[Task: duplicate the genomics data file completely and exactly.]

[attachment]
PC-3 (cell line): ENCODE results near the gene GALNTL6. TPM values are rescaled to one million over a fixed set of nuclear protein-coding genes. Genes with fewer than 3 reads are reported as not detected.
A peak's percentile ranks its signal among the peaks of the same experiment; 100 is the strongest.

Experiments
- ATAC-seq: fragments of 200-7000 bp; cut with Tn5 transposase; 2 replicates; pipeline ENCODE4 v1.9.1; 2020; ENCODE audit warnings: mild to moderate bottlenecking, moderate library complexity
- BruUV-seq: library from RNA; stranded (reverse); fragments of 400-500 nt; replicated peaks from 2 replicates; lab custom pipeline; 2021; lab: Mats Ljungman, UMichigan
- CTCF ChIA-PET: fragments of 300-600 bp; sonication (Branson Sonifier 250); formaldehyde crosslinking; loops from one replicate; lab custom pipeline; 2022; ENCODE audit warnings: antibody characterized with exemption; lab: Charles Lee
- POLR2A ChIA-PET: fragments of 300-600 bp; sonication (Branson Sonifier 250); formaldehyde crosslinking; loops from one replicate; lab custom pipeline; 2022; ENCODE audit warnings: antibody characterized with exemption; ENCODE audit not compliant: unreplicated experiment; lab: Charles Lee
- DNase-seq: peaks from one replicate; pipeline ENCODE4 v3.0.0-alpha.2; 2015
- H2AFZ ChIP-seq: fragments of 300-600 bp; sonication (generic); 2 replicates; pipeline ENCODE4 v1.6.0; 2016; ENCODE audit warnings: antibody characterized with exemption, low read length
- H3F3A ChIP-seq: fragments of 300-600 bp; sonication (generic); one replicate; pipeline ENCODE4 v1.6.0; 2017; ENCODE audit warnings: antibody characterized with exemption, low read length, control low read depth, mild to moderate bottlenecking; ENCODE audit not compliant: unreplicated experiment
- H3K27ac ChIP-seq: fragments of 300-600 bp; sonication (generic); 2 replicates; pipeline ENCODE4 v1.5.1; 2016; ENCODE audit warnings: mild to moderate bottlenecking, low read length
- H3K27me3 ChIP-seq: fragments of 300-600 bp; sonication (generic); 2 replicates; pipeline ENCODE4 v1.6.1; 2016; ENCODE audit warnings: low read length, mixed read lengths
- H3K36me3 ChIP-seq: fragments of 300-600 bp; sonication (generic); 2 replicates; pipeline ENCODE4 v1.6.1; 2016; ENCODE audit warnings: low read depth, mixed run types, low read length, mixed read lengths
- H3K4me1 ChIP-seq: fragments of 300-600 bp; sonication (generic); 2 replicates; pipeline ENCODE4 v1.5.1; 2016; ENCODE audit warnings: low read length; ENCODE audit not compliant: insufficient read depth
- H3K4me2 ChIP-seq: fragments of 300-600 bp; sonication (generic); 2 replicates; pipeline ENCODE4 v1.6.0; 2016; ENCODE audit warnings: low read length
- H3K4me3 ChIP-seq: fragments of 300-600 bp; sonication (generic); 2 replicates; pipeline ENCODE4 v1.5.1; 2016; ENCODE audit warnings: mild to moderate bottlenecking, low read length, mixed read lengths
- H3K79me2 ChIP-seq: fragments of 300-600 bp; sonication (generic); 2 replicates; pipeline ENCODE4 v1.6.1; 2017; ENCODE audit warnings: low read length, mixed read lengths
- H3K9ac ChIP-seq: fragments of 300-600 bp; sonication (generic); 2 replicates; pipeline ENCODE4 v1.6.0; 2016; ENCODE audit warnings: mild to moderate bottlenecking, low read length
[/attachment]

PC-3 (cell line): ENCODE results near the gene GALNTL6. TPM values are rescaled to one million over a fixed set of nuclear protein-coding genes. Genes with fewer than 3 reads are reported as not detected.
A peak's percentile ranks its signal among the peaks of the same experiment; 100 is the strongest.

Experiments
- ATAC-seq: fragments of 200-7000 bp; cut with Tn5 transposase; 2 replicates; pipeline ENCODE4 v1.9.1; 2020; ENCODE audit warnings: mild to moderate bottlenecking, moderate library complexity
- BruUV-seq: library from RNA; stranded (reverse); fragments of 400-500 nt; replicated peaks from 2 replicates; lab custom pipeline; 2021; lab: Mats Ljungman, UMichigan
- CTCF ChIA-PET: fragments of 300-600 bp; sonication (Branson Sonifier 250); formaldehyde crosslinking; loops from one replicate; lab custom pipeline; 2022; ENCODE audit warnings: antibody characterized with exemption; lab: Charles Lee
- POLR2A ChIA-PET: fragments of 300-600 bp; sonication (Branson Sonifier 250); formaldehyde crosslinking; loops from one replicate; lab custom pipeline; 2022; ENCODE audit warnings: antibody characterized with exemption; ENCODE audit not compliant: unreplicated experiment; lab: Charles Lee
- DNase-seq: peaks from one replicate; pipeline ENCODE4 v3.0.0-alpha.2; 2015
- H2AFZ ChIP-seq: fragments of 300-600 bp; sonication (generic); 2 replicates; pipeline ENCODE4 v1.6.0; 2016; ENCODE audit warnings: antibody characterized with exemption, low read length
- H3F3A ChIP-seq: fragments of 300-600 bp; sonication (generic); one replicate; pipeline ENCODE4 v1.6.0; 2017; ENCODE audit warnings: antibody characterized with exemption, low read length, control low read depth, mild to moderate bottlenecking; ENCODE audit not compliant: unreplicated experiment
- H3K27ac ChIP-seq: fragments of 300-600 bp; sonication (generic); 2 replicates; pipeline ENCODE4 v1.5.1; 2016; ENCODE audit warnings: mild to moderate bottlenecking, low read length
- H3K27me3 ChIP-seq: fragments of 300-600 bp; sonication (generic); 2 replicates; pipeline ENCODE4 v1.6.1; 2016; ENCODE audit warnings: low read length, mixed read lengths
- H3K36me3 ChIP-seq: fragments of 300-600 bp; sonication (generic); 2 replicates; pipeline ENCODE4 v1.6.1; 2016; ENCODE audit warnings: low read depth, mixed run types, low read length, mixed read lengths
- H3K4me1 ChIP-seq: fragments of 300-600 bp; sonication (generic); 2 replicates; pipeline ENCODE4 v1.5.1; 2016; ENCODE audit warnings: low read length; ENCODE audit not compliant: insufficient read depth
- H3K4me2 ChIP-seq: fragments of 300-600 bp; sonication (generic); 2 replicates; pipeline ENCODE4 v1.6.0; 2016; ENCODE audit warnings: low read length
- H3K4me3 ChIP-seq: fragments of 300-600 bp; sonication (generic); 2 replicates; pipeline ENCODE4 v1.5.1; 2016; ENCODE audit warnings: mild to moderate bottlenecking, low read length, mixed read lengths
- H3K79me2 ChIP-seq: fragments of 300-600 bp; sonication (generic); 2 replicates; pipeline ENCODE4 v1.6.1; 2017; ENCODE audit warnings: low read length, mixed read lengths
- H3K9ac ChIP-seq: fragments of 300-600 bp; sonication (generic); 2 replicates; pipeline ENCODE4 v1.6.0; 2016; ENCODE audit warnings: mild to moderate bottlenecking, low read length